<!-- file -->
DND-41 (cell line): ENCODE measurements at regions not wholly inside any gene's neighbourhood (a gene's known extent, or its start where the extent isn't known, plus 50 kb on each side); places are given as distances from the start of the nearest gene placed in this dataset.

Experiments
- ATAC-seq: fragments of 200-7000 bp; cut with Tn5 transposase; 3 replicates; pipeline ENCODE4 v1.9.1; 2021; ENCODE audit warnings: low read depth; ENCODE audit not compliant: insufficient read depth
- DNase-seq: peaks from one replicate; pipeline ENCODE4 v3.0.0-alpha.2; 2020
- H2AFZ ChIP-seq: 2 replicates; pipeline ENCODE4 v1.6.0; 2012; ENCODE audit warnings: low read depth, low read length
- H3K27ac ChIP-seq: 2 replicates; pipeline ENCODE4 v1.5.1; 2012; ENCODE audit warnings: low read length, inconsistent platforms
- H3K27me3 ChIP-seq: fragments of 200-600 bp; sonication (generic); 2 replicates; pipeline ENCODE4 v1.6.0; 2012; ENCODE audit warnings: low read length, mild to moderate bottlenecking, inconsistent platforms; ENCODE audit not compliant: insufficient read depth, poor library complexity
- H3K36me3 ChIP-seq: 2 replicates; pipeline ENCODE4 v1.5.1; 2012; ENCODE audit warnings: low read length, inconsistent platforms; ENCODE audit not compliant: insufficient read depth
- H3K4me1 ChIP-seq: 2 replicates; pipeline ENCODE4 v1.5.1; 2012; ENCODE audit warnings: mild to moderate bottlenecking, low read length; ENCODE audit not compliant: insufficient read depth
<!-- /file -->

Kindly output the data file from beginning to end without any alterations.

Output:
DND-41 (cell line): ENCODE measurements at regions not wholly inside any gene's neighbourhood (a gene's known extent, or its start where the extent isn't known, plus 50 kb on each side); places are given as distances from the start of the nearest gene placed in this dataset.

Experiments
- ATAC-seq: fragments of 200-7000 bp; cut with Tn5 transposase; 3 replicates; pipeline ENCODE4 v1.9.1; 2021; ENCODE audit warnings: low read depth; ENCODE audit not compliant: insufficient read depth
- DNase-seq: peaks from one replicate; pipeline ENCODE4 v3.0.0-alpha.2; 2020
- H2AFZ ChIP-seq: 2 replicates; pipeline ENCODE4 v1.6.0; 2012; ENCODE audit warnings: low read depth, low read length
- H3K27ac ChIP-seq: 2 replicates; pipeline ENCODE4 v1.5.1; 2012; ENCODE audit warnings: low read length, inconsistent platforms
- H3K27me3 ChIP-seq: fragments of 200-600 bp; sonication (generic); 2 replicates; pipeline ENCODE4 v1.6.0; 2012; ENCODE audit warnings: low read length, mild to moderate bottlenecking, inconsistent platforms; ENCODE audit not compliant: insufficient read depth, poor library complexity
- H3K36me3 ChIP-seq: 2 replicates; pipeline ENCODE4 v1.5.1; 2012; ENCODE audit warnings: low read length, inconsistent platforms; ENCODE audit not compliant: insufficient read depth
- H3K4me1 ChIP-seq: 2 replicates; pipeline ENCODE4 v1.5.1; 2012; ENCODE audit warnings: mild to moderate bottlenecking, low read length; ENCODE audit not compliant: insufficient read depth